UNCOVERED: THE GRAVE OF THE USS INDIANAPOLIS

UNCOVERED: THE GRAVE OF THE USS INDIANAPOLIS

On July 30, 1945, the USS Indianapolis CA-35 – a 610-foot-long, heavy cruiser –  was struck by two Japanese torpedoes that sent the ship 18,000 feet down to her watery grave. The ship sank in 12 minutes, but it took 72 years before a group of researchers led by Microsoft co-founder Paul Allen located it this past August.

This sad, poignant moment of discovery drew attention to one of the most deadly maritime disasters in United States naval history.

Remembering the fallen

As the relative of a survivor, this discovery is of particular interest. My great-uncle Dick was one of 317 survivors of the 1,196-man crew that left Tinian Island after delivering the first ever atomic bomb. A thick veil of secrecy covered the mission, such that the men onboard had no idea what they were carrying.

900 seamen made it into the water after the attack on the USS Indianapolis. The vessel sank with little time for the crew to prepare. The sailors’ situation was complicated by the fact that one of the torpedoes knocked out the ship’s communication center. This caused a shortage of life vests and lifeboats. The men, some seriously injured, faced five days in the ocean before their rescue. During that time, nearly 600 men fell victim to drowning and shark attacks. It was a horrific scene.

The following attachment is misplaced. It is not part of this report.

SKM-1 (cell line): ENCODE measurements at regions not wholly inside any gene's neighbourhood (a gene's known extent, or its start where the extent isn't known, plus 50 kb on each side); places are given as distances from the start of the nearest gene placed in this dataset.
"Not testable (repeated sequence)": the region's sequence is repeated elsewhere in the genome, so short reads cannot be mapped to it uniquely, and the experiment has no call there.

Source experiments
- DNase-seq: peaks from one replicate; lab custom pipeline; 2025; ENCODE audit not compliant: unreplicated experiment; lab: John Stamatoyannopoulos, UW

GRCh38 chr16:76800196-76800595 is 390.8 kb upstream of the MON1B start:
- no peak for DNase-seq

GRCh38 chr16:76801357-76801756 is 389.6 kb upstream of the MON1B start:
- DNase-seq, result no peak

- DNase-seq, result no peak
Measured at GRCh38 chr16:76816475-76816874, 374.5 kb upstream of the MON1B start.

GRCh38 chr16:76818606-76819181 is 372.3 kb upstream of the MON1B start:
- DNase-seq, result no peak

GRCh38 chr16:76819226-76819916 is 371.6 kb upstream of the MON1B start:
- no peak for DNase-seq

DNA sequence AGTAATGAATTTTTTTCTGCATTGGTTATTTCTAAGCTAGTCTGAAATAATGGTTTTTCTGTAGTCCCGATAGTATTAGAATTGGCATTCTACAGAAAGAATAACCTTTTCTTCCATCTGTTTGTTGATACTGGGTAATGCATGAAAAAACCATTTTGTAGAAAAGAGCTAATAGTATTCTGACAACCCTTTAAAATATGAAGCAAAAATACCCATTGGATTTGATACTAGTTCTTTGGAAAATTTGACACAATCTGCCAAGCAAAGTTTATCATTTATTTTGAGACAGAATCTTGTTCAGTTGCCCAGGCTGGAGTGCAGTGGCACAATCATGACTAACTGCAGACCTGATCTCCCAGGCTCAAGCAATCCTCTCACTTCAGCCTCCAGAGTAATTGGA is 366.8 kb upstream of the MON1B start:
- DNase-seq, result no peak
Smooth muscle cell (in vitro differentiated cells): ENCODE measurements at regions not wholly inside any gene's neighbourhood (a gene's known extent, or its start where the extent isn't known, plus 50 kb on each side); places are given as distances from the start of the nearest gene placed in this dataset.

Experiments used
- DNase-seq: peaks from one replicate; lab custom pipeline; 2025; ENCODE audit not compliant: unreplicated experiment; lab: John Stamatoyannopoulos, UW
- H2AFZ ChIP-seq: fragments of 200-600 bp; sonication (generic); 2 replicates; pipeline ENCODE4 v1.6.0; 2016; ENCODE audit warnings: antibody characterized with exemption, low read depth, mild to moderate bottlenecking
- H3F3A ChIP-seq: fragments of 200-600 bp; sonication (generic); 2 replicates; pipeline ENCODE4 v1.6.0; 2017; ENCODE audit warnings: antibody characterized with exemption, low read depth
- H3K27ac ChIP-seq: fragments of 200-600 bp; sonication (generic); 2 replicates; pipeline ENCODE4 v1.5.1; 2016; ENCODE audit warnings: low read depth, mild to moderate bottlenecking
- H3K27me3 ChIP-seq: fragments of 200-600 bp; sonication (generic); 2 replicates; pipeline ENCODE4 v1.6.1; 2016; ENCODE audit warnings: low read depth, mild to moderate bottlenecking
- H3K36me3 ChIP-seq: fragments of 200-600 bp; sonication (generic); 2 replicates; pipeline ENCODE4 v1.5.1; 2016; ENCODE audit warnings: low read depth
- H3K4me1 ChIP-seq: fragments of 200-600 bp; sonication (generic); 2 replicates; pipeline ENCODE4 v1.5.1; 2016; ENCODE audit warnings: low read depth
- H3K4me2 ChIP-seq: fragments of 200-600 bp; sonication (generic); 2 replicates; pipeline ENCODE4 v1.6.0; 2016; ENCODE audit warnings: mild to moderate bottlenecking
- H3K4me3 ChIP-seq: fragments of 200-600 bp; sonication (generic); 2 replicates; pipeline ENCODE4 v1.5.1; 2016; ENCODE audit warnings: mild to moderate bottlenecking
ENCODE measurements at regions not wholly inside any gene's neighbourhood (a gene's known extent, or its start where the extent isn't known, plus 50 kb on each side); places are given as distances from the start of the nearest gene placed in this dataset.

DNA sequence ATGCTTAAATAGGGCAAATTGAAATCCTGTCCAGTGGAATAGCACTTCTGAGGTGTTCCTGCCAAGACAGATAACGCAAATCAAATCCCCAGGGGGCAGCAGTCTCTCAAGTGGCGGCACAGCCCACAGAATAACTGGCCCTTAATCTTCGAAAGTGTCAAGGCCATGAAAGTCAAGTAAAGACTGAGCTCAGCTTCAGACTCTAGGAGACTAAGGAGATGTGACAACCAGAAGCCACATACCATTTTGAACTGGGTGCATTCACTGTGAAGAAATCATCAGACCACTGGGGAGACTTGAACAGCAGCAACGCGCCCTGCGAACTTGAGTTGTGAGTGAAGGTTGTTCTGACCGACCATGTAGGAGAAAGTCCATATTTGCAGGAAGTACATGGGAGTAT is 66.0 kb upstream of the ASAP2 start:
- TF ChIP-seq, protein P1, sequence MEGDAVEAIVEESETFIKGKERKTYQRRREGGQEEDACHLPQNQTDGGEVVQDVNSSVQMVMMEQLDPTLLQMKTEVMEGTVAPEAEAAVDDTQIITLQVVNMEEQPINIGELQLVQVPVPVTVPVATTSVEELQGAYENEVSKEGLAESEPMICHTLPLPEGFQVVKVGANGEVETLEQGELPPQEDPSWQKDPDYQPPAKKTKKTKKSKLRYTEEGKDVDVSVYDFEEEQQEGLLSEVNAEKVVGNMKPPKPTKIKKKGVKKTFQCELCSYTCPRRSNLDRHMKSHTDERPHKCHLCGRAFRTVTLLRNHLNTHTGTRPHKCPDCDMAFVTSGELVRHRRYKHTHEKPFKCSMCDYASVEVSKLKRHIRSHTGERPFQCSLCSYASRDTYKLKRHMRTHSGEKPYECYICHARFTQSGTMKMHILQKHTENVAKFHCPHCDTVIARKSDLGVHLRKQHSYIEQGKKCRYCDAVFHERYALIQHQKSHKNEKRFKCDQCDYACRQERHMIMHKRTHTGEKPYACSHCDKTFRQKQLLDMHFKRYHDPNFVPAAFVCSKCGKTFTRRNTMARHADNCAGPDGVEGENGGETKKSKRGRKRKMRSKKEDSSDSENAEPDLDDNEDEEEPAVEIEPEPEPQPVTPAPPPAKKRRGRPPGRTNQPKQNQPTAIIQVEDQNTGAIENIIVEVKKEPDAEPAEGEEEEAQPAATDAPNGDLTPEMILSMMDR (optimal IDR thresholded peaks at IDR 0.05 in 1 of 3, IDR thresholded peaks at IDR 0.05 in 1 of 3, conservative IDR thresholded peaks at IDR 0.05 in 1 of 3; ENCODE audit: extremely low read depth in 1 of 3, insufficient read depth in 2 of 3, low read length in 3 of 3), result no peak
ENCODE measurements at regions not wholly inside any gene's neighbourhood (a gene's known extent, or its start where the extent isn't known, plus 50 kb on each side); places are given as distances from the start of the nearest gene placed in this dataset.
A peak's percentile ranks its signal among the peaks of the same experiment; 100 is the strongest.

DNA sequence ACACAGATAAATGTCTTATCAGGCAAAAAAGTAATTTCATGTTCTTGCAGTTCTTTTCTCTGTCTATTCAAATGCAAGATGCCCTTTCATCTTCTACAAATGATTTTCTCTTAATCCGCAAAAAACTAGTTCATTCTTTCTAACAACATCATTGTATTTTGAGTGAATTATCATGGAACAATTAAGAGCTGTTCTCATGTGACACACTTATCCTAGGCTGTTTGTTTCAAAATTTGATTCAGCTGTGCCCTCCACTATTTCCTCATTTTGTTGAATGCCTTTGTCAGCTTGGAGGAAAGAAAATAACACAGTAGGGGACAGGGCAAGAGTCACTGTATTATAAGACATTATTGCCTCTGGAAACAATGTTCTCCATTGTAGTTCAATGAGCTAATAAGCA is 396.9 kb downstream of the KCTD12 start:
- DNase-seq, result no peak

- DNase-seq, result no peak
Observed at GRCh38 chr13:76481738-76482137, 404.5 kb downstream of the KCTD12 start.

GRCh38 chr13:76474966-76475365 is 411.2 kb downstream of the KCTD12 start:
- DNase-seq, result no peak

Recovering the lost

The few living survivors had a range of emotions when they found out Allen’s crew had recovered the USS Indianapolis. For some this brought closure, but for others, it opened old wounds.

Many have tried to find the USS Indianapolis in the past, but Richard Hulver, a historian with the Naval History and Heritage Command, was recently able to pinpoint the last recorded position of the ship before it was targeted by the Japanese submarine. Allen’s research ship, known as Petrel, used the coordinates recorded by the naval landing craft to locate the lost ship.

Complying with the United States law that protects war graves, they did a cursory examination of the ship. They soon found a number ‘35’ on the side. At that moment, they knew this was the famed USS Indianapolis. I can only imagine the thoughts racing through the minds of Allen’s crew, as they realized they were hovering above the graves of so many brave men.

Explorers have already planned another excursion to the site. I hope a new generation of Americans will understand the sacrifice these men played in helping end World War II.

Out2Sea.com is a social network where merchant mariners, as well as servicemen and women, can stay connected. Find out more by visiting our website!

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